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DISABILITY-RESEARCH  August 2002

DISABILITY-RESEARCH August 2002

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Subject:

A CRITIQUE OF PSYCHIATRY AND AN INVITATION TO DIALOGUE

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Sat, 31 Aug 2002 04:04:28 EDT

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7. COERCIVE-MEDICAL PSYCHIATRY COLLUDES WITH DRUG COMPANIES AND THE INSURANCE
INDUSTRY TO BOLSTER THE MEDICAL MODEL.

The medical model serves the interests of the pharmaceutical industry by
proclaiming that mental illnesses are brain diseases which can be treated
with drugs the pharmaceutical industry makes, markets, and sells. The
pharmaceutical industry, in turn, subsidizes research, training, education
and professional journals which support the medical model. Psychiatric
theories are drug driven. Psychiatric therapies are drug driven. The
pharmaceutical industry grants millions of dollars to psychiatrists for
research on psychiatric drugs from which the industry profits. It's
advertising supports psychiatric journals which publish the positive findings
of this research. It contributes money for the training of psychiatric
residents and the continuing education of psychiatrists at conferences and
seminars which support the use of psychiatric drugs. Pharmaceutical companies
spend between eight to thirteen thousand dollars per physician in this
country on gifts, meals, speaking honoraria, consulting fees, luxurious
travel to conferences, and free samples of their products. In most other
circumstances, the default presumption would be that money buys influence.
But psychiatrists deny that money from the pharmaceutical industry influences
their thought and practices.

Managed care companies also support the use of the medical model in
psychiatric practice and contribute to the medicalization of human problems.
The mission of managed care is to manage payment for psychiatric services.
This means that every patient seen by a psychiatrist who belongs to a managed
care plan must have a psychiatric diagnosis. This encourages viewing the
patient's life problems as medical illnesses. Often, managed care companies
will pressure the practitioner to use psychiatric drugs which they believe
save time and money. Psychotherapists who avoid the medical model and who
avoid psychiatric drugs in favor of encouraging the patient to experience and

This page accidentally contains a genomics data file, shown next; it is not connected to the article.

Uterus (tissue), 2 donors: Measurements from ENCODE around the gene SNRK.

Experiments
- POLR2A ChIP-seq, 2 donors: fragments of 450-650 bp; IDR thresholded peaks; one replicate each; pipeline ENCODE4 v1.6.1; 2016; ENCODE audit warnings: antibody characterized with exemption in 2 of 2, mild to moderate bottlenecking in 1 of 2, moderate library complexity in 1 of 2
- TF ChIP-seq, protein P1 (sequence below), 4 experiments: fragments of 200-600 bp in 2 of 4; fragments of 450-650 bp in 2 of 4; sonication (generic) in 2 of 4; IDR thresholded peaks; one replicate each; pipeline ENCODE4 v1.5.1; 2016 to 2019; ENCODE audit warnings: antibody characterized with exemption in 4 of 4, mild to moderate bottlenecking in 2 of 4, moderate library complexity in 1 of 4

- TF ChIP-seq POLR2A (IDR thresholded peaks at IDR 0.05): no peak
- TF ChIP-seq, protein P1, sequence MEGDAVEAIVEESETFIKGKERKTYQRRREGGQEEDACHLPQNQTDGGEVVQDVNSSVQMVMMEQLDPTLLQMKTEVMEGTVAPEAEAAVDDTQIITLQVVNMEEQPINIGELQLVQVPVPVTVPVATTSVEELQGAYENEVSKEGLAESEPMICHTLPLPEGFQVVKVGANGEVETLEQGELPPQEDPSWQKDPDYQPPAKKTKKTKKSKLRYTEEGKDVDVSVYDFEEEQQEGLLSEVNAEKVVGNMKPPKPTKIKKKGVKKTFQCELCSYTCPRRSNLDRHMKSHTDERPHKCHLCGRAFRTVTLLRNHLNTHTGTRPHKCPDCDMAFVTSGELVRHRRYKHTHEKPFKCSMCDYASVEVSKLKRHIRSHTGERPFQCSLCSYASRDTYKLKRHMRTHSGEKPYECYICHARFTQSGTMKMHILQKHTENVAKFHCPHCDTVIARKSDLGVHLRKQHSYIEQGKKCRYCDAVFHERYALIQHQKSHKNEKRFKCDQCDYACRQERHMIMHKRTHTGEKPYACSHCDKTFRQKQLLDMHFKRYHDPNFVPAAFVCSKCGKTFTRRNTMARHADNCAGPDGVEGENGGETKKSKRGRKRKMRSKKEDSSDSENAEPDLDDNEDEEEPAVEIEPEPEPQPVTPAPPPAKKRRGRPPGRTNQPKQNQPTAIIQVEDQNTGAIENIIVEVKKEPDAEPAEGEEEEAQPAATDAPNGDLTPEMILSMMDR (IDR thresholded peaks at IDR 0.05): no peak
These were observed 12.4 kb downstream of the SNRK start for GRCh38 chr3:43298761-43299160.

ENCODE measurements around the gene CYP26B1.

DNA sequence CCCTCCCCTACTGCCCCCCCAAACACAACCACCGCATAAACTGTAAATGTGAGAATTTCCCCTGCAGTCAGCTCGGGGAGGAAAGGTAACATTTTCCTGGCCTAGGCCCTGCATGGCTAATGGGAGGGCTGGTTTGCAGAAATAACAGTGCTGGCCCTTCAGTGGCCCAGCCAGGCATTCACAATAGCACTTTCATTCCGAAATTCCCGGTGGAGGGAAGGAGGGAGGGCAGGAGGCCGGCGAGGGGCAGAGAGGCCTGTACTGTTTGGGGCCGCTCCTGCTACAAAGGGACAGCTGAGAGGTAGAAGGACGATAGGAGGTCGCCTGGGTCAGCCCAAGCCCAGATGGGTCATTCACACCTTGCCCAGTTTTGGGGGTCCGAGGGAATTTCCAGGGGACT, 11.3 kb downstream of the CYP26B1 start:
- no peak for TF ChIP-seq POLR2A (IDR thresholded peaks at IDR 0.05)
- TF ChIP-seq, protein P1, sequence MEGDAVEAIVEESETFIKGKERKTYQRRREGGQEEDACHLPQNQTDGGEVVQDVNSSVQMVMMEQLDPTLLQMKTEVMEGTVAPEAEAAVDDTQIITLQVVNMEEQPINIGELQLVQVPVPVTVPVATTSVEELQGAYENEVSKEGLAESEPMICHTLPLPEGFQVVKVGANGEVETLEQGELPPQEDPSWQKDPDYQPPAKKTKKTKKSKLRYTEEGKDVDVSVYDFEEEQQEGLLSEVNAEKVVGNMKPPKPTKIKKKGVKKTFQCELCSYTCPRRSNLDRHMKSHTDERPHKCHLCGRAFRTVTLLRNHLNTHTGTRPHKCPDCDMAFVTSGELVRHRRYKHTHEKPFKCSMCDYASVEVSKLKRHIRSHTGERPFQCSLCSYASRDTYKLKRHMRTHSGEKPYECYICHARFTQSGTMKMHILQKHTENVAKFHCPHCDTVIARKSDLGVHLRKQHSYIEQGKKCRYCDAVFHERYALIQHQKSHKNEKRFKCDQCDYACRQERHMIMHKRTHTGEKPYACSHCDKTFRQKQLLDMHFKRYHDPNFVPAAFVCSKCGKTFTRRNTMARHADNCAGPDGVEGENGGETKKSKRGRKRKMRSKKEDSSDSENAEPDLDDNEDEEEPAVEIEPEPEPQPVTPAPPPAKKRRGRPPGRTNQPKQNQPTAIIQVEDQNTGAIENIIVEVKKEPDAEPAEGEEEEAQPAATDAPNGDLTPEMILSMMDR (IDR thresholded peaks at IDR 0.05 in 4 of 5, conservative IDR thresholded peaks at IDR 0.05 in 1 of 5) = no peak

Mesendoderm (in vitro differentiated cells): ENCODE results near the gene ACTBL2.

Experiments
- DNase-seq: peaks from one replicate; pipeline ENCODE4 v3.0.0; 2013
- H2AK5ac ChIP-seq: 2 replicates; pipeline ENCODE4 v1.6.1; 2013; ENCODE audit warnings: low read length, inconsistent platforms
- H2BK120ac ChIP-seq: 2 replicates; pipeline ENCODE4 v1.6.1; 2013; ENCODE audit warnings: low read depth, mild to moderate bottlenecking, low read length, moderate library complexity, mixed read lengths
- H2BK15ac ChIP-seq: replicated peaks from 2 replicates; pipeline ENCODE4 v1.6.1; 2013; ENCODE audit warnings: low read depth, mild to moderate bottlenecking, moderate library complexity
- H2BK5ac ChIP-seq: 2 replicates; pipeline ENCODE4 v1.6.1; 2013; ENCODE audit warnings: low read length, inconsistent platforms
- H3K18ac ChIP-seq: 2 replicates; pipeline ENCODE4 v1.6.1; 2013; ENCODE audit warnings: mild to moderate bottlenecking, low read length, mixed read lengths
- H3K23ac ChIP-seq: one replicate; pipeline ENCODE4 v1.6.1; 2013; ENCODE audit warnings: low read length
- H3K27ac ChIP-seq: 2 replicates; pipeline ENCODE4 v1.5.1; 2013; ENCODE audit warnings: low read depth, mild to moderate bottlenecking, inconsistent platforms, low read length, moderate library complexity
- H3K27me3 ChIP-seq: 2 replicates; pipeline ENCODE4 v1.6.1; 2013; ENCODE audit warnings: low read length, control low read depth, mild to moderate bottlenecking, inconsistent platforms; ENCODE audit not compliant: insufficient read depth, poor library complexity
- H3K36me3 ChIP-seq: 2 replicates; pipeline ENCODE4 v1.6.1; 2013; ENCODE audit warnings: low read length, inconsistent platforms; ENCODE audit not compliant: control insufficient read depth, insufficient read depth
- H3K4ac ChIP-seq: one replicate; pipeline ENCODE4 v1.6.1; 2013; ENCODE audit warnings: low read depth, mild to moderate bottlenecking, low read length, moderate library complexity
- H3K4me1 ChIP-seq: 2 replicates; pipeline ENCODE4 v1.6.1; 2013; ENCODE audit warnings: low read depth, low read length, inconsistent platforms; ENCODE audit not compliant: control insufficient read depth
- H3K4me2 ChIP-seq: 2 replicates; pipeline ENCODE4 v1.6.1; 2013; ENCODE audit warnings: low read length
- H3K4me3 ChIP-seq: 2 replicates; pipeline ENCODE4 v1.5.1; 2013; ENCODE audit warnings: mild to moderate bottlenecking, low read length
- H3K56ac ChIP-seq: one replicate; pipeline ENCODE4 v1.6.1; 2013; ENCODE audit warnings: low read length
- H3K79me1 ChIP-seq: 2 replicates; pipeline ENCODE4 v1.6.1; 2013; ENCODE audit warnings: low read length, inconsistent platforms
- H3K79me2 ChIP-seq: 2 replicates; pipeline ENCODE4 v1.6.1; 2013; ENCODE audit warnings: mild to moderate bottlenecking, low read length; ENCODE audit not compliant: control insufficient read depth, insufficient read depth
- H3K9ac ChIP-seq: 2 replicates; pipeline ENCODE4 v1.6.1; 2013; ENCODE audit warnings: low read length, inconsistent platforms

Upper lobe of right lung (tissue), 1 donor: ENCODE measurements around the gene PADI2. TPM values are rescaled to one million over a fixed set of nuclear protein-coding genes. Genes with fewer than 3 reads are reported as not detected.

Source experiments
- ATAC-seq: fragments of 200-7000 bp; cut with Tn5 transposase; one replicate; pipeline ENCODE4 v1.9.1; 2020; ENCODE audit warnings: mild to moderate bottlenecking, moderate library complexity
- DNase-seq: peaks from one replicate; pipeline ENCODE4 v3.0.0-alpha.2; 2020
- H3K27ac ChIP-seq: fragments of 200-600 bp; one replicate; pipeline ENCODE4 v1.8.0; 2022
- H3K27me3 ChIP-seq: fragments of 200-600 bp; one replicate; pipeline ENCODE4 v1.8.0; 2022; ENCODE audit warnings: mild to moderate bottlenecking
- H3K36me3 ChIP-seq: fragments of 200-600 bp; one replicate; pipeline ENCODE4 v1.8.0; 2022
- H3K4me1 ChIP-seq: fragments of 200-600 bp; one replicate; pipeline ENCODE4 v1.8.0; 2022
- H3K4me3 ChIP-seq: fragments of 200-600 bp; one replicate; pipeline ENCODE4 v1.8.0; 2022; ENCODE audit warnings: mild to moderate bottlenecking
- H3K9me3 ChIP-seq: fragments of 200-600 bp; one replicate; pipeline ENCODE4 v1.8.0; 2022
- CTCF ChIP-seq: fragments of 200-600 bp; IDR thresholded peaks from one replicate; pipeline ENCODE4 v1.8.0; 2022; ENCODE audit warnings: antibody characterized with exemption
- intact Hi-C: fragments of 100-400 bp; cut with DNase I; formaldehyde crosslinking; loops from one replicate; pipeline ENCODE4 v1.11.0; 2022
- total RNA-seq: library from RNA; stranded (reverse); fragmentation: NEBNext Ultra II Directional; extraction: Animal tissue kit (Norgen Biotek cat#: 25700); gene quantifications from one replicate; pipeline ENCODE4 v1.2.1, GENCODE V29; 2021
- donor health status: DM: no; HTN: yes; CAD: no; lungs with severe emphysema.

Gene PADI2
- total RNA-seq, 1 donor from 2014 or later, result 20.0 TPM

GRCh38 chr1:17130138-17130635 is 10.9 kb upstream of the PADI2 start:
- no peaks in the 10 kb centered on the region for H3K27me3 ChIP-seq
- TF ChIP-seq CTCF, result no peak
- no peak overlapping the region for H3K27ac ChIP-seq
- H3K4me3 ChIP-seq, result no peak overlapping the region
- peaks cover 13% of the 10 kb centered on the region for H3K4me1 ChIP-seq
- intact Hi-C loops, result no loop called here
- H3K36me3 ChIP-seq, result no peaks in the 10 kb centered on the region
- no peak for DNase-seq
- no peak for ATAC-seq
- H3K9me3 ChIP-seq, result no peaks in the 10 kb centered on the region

learn from their life problems are penalized by being excluded from insurance
reimbursement.

The pharmaceutical industry and the managed care industry are powerfully
linked in support of the medical model. The state, which supports the use of
the medical model because it justifies covert social control is also a
partner in this meeting of minds. The NIMH, which supports the medical model,
is the research arm of the state. The state maintains public psychiatric
hospitals which hold involuntary patients. The medicare and medicaid systems
follow the official DSM of psychiatric diagnoses. It is bad enough that
psychiatry, the state, and private industry are working together to patronize
the medical model. It is far worse for the future of our society that this
complex relationship has not been fully examined.

8. THE MEDICAL MODEL CONTRIBUTES TO THE EROSION OF PERSONAL RESPONSIBILITY.

The medical model views certain human thinking, moods, and behavior as
caused. If an act is caused then it cannot also be chosen or intended. In law
and ethics, intention is the key to responsibility. If an act is intentional
the actor is responsible. In law, if an act is not chosen or intended, the
actor cannot be held responsible and is excused, except in cases of
negligence which is the failure to form proper intent. Does it not follow,
then, that the increasing tendency to view human behavior through the lenses
of the medical model as caused results in a erosion of the public sense of
personal responsibility?

If a person who commits violence has a history of psychiatric treatment, the
act is often explained as a product of mental illness. If the act is claimed
to be the product of mental illness the perpetrator may not be held
responsible and can plead insanity in a criminal trial. This often results in
excusing the obviously guilty, as in the case of John Hinckley who was found
not guilty by reason of insanity for shooting President Reagan in front of
millions of witnesses on national television. Ironically, the medical model
is used not only to incarcerate the innocent but to excuse the guilty.

When someone commits suicide, the most common explanation is that he or she
suffered from a clinical depression caused by a biochemical imbalance.